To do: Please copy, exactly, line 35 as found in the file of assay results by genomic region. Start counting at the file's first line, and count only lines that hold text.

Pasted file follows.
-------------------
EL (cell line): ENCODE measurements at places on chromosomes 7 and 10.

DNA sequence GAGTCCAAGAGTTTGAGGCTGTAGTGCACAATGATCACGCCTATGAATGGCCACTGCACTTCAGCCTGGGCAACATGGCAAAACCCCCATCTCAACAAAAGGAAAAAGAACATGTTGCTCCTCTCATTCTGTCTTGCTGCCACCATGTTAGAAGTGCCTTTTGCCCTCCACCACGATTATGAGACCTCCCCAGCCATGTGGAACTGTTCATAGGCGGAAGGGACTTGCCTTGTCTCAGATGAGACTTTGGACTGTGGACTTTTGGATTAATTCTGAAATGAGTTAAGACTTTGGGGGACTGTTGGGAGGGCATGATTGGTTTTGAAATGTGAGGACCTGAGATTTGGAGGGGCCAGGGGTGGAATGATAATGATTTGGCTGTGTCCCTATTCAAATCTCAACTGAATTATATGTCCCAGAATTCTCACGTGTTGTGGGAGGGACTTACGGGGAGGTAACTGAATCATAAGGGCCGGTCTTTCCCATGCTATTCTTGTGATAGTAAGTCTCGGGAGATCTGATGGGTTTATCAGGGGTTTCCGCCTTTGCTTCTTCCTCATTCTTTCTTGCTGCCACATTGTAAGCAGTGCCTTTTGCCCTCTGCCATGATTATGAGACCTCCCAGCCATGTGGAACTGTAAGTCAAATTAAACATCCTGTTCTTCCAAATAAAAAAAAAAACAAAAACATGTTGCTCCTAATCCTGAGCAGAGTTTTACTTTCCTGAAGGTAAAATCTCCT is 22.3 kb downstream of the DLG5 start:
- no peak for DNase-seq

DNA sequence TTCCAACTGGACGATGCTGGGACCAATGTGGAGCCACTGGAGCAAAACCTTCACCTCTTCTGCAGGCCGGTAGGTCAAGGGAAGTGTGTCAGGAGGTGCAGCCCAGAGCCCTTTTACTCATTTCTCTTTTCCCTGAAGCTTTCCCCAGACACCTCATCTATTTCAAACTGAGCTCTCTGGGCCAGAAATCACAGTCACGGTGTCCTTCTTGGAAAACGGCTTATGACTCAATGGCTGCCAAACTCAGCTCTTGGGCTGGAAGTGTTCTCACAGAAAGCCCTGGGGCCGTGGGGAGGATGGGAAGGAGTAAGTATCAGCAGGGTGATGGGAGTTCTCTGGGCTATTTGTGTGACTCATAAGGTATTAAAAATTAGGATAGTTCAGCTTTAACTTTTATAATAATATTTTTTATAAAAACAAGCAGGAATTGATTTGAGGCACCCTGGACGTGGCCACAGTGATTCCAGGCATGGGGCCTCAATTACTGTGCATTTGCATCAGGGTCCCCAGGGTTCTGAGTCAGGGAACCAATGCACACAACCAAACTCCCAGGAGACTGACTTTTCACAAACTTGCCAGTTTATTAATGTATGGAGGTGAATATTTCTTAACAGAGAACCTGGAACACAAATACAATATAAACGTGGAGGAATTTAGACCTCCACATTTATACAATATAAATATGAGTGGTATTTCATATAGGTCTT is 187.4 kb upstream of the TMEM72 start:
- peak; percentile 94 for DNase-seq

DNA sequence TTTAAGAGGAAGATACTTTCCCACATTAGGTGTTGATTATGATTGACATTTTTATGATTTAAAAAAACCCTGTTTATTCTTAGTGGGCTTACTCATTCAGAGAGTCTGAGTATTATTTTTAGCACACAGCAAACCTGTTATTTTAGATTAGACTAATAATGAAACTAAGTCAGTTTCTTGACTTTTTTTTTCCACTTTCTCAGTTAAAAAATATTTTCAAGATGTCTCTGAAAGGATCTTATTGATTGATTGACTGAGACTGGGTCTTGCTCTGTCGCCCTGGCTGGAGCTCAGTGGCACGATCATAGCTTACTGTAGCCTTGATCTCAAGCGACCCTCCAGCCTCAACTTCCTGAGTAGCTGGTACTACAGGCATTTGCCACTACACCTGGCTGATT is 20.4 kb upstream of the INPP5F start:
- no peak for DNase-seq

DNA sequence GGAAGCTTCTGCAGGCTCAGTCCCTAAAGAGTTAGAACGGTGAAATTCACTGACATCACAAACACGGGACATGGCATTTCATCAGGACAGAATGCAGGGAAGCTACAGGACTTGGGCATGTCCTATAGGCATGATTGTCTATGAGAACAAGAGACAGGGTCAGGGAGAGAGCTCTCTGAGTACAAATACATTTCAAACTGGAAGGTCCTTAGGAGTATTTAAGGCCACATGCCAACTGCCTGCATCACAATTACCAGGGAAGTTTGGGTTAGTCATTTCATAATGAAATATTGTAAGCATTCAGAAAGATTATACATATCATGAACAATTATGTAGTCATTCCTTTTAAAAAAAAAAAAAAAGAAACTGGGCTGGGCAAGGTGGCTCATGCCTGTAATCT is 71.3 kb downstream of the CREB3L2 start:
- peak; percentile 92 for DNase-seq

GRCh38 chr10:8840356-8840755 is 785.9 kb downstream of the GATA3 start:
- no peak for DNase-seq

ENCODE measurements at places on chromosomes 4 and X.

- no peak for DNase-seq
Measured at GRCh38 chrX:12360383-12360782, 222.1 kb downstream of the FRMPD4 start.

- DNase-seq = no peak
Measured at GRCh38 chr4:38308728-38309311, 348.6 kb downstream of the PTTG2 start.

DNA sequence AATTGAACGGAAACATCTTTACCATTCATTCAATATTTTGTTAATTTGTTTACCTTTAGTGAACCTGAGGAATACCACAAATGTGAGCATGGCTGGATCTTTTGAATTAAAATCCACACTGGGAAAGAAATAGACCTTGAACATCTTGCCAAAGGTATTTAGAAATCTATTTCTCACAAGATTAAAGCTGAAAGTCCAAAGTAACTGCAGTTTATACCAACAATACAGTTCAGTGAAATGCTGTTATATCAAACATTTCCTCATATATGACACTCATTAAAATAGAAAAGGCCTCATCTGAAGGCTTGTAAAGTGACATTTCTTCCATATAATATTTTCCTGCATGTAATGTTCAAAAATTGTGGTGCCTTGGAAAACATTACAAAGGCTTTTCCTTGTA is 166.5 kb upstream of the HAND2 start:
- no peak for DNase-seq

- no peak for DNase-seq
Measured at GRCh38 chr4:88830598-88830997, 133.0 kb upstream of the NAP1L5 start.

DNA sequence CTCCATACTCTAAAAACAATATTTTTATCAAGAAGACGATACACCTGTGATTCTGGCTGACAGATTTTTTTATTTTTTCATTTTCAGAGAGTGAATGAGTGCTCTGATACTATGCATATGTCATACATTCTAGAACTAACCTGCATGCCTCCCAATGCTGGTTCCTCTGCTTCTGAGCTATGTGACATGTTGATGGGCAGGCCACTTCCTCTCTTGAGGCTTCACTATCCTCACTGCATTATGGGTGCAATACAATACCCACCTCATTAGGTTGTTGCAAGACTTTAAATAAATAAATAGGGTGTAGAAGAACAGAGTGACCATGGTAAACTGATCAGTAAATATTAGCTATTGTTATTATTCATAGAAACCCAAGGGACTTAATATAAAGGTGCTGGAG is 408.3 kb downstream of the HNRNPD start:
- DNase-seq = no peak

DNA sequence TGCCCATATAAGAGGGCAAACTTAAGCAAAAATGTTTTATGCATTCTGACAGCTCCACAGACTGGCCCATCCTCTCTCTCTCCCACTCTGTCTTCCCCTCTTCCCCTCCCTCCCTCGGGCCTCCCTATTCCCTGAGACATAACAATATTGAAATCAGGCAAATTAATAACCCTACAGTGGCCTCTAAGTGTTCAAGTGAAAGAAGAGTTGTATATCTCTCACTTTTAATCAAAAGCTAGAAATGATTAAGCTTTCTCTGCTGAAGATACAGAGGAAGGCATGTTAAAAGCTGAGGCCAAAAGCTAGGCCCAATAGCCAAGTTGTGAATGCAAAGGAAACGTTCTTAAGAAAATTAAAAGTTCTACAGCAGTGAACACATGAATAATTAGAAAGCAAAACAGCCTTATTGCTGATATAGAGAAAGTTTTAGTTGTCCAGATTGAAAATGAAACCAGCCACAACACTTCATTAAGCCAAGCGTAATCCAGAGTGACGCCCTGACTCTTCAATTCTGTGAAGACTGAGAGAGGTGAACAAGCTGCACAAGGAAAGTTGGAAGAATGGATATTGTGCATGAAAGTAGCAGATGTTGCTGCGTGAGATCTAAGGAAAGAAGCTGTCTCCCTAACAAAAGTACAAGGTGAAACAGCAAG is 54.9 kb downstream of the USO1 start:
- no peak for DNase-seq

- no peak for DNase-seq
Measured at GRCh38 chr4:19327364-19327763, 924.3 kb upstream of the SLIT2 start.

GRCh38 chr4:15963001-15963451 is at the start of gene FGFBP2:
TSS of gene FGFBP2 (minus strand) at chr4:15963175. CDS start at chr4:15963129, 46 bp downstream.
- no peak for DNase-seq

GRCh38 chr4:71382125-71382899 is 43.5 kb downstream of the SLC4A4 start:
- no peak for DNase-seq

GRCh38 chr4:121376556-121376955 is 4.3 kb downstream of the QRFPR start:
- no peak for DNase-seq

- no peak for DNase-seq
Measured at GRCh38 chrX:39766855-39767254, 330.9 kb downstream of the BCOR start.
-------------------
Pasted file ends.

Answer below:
Measured at GRCh38 chrX:39766855-39767254, 330.9 kb downstream of the BCOR start.